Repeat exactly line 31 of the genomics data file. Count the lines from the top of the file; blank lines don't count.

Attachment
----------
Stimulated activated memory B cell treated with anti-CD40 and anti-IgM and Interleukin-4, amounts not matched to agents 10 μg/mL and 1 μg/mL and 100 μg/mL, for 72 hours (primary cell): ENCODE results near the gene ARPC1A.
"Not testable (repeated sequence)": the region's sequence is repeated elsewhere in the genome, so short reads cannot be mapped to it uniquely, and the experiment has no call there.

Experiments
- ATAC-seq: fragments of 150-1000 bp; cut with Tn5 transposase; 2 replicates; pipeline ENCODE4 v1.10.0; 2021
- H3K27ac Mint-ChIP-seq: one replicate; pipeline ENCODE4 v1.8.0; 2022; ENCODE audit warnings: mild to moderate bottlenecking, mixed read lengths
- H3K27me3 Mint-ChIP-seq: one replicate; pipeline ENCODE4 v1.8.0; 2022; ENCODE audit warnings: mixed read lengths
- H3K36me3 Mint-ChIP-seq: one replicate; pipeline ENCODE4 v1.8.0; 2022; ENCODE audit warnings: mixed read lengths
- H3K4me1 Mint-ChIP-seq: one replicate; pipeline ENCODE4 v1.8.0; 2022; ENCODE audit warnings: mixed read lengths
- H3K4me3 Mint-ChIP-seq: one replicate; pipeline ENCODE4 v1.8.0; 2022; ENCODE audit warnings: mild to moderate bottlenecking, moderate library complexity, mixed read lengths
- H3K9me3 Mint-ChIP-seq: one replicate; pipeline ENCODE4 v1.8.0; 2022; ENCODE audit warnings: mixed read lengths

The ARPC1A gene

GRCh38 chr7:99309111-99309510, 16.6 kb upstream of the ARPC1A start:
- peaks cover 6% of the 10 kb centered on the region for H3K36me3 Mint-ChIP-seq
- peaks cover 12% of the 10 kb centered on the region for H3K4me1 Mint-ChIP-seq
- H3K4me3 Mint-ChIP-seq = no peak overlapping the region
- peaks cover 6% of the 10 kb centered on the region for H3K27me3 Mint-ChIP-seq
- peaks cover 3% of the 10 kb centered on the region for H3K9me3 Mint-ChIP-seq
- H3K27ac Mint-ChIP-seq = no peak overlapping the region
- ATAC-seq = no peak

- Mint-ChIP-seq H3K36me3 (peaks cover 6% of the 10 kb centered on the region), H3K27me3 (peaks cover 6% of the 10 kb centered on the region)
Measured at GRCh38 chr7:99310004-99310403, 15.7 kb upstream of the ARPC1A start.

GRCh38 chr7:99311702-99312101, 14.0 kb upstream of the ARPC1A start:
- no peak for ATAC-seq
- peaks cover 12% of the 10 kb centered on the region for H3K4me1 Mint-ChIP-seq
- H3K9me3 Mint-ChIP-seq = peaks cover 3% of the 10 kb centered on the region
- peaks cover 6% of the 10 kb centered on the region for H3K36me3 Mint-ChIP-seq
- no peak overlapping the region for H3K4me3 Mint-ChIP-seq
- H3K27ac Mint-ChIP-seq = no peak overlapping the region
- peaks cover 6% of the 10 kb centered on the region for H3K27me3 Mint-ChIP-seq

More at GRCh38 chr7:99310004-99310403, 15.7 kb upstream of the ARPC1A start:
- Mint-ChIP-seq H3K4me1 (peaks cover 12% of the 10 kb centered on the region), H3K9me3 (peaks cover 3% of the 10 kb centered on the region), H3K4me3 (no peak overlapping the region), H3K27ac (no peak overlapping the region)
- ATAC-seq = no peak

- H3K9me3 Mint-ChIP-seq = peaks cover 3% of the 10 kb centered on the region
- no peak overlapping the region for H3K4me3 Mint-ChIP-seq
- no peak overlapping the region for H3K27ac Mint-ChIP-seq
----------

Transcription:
- Mint-ChIP-seq H3K4me1 (peaks cover 12% of the 10 kb centered on the region), H3K9me3 (peaks cover 3% of the 10 kb centered on the region), H3K4me3 (no peak overlapping the region), H3K27ac (no peak overlapping the region)